It’s one of the more admirable simplistic rules that we all try to live by, and one that we all seem to learn from our parents or other such respective guardians as we quickly grow into adults: don’t judge a book by its cover. Equally, it’s something that we seem to forget in the moments in which we should know better. This very notion came up roughly a month ago when I had the rare chance to meet up with one of our writers as he passed through Cincinnati on a short-leg tour with his wife. We met up at a local coffeehouse in downtown Cincinnati before embarking to Rake’s End for his show, and I took the moment to pass him some music that had been received for review. Among that large stack of items resided two LP’s from a relatively unknown local label in Savage Quality Records: Modra‘s The Line for the Men’s Room, and Teen Anal Terrorist‘s Warm Blatz for Teenage Runaways. While Modra quickly crept into his pile, upon seeing the secondary LP, he proclaimed “Teen Anal Terrorist! I think I’ll be passing on that one.”, to which we all chuckled as, who could blame him? The name was indeed atrocious if not absurd, and paired with the Xeroxed QR Code city skyline, the record reeked of the most offensive, amateur noise that the underground has to offer (and that we’ve unfortunately seen far too large a share of in recent years. See: Filthy Turd)
Indeed, I slunk back in my chair, horrified by the notion that I would now have to write this record up myself. While Modra’s album would go on to become a hidden noise rock gem for him, what neither of us saw in Teen Anal Terrorist at the time was a subtle dedication to the late Peter “Sleazy” Christopherson on the small A5-sized insert; something that may have hinted at a wider understanding than what we were too short-sighted to see in that moment. In the end, it turns out that Savage Quality, the tiny Columbus-based label whom have hardly offered but a whisper of existence to the rest of the underground, has managed to release two amazing gems that are destined for obscurity. While The Line for the Men’s Room heralded nostalgic visions of Philly’s Slitbreeze Records for him, with Warm Blatz for Teenage Runaways, I’m sent spiraling into the world of dirty, glitchy rhythmic industrial where projects like Coil, Black Sun Productions, early Skinny Puppy and Lacunae meet the atmospheric emotive qualities of Tympanik Audio newcomers such as Tapage and Stendeck or the industrial eccentricities of Ô Paradis. It’s a rare sound, and one that I’m more than ecstatic to find here.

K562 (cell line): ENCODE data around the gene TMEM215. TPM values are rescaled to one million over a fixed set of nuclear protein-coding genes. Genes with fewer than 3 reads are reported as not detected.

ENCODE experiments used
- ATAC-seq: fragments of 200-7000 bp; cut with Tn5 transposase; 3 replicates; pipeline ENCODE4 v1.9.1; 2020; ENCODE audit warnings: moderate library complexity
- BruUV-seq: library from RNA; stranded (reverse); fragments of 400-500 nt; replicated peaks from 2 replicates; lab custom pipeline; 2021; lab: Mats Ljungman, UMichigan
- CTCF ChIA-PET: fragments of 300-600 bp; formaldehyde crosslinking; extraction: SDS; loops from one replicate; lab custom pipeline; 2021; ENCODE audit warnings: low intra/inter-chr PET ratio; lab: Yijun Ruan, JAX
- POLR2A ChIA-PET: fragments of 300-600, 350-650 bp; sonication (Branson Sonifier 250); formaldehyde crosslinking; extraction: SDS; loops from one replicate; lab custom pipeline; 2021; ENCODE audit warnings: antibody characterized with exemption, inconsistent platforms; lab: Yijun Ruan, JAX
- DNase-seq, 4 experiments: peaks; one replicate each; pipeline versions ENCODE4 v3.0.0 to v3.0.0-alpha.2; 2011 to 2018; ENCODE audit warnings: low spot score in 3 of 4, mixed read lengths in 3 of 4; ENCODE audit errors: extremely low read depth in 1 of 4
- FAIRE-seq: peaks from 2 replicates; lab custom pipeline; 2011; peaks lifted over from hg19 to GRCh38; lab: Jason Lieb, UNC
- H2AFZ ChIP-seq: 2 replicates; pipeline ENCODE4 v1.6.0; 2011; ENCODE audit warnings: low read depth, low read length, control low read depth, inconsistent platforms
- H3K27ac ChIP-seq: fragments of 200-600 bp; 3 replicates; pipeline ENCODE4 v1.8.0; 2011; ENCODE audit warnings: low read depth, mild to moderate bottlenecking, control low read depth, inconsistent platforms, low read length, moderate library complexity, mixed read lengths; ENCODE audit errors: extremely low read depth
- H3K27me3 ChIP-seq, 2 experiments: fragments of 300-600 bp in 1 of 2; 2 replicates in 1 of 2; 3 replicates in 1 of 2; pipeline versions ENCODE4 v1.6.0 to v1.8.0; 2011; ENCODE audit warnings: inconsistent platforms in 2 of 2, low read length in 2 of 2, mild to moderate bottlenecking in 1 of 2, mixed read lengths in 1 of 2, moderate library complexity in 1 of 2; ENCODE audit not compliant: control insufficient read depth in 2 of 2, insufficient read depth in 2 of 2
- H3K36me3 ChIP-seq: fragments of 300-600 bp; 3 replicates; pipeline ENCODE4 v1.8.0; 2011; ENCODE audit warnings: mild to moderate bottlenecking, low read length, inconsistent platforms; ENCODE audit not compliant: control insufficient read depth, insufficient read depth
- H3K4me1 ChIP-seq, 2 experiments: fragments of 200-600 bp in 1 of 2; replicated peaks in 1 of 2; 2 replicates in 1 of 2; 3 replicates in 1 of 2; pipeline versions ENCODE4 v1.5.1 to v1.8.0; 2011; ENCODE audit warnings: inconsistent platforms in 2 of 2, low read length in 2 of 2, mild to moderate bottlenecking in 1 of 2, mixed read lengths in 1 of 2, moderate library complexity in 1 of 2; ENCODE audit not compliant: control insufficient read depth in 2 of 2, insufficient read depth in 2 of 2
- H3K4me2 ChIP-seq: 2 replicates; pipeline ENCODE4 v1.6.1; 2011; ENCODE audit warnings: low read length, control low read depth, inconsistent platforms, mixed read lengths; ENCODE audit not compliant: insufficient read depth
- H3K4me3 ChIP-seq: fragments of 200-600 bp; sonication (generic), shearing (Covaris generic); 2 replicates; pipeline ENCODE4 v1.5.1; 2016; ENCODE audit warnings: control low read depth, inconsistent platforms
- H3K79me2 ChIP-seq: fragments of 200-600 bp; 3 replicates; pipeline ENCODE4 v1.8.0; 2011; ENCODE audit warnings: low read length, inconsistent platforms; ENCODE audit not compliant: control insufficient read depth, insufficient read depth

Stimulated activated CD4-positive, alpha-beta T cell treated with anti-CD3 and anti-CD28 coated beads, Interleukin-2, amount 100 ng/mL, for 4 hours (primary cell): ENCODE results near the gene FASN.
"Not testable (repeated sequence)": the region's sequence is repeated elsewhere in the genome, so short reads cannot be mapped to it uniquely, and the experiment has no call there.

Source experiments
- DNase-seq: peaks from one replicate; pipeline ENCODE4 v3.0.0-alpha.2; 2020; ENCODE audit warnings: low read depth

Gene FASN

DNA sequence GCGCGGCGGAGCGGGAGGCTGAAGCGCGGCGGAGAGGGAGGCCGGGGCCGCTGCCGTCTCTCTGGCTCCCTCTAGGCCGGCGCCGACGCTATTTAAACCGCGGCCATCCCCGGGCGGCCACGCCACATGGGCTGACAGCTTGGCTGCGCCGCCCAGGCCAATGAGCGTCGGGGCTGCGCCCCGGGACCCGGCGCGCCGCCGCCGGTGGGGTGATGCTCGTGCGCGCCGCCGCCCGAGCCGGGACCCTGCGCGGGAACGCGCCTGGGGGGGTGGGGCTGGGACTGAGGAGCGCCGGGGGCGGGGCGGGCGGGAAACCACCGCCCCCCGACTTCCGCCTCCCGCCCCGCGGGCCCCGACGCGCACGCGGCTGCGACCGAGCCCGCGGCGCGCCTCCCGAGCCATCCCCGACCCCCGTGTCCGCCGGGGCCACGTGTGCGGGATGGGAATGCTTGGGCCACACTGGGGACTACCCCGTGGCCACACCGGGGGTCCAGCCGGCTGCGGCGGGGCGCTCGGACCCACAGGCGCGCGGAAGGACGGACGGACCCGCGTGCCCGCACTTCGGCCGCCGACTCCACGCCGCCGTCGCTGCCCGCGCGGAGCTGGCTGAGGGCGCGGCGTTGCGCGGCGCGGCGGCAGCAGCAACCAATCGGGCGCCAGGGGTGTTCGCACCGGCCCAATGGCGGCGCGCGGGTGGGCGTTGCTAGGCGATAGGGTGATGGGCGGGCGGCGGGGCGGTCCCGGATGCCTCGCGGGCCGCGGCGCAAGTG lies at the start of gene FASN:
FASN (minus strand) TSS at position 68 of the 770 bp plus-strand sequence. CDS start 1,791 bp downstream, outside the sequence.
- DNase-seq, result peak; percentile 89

The overall equation is a simple one, but the complexity of the glitch elements cannot be denied on Warm Blatz…. This isn’t a release where much stays the same for long — indeed, loops appear to be reprocessed and given new life at every turn, with meticulous detail paid towards keeping the numerous layers of subtle rhythms evolving at all times. It is all at once chaotic and yet precisely measured between every collision of abstract sounds, filthy beats and distorted samples that evaporate into the background and somehow give the release an urban impression — fragmented memories of alleyways and tag-laden corridors, violence washed away like dust and blood on concrete, fractured pieces of metal, paper and bone. And yet, the overall atmosphere on the record isn’t quite as dark as these impressions may hint at. Through much of the album, there is a constant warmth hidden behind the chaotic dance of electronic experimentalism — a warmth that is presented through simple droning synth textures that gently dull the raw edge that is otherwise consistently present. Even playfully melodic bells a la synthetic glockenspiel make an appearance late in the record, heralding the coming of twilight on the horizon, with only the strongest stars shining through the city lights to guide the weary midnight nomads.
I’m both excited and humbled by the fact that I nearly missed out on Warm Blatz for Teenage Runaways now that I find myself blown away by its intricacies, even more so knowing that this is something that came from a local artist. Ultimately, it’s hard to find anything at all negative to say about the album, though I’ve never been a fan of leaving everything up to the imagination. With no known members, no back story, no track titles, and very little imagery, it’s hard to apply imagination to the music that seems to have so much purpose lurking underneath of its countless pulses — something that plagues many new promising acts in the genre including the likes of Future Blondes. The QR-Code enhancement seems to hint at a vague social debate, perhaps attempting to say that everything is a product, or that the whole world has been broken down into the path of consumerism — a fact of life in the modern era when even genetics are being patented by industry. Here’s hope for the future, that whomever is behind the music in Teen Anal Terrorist make themselves known, and get some much-deserved attention from far beyond Ohio.
8 Untitled Tracks.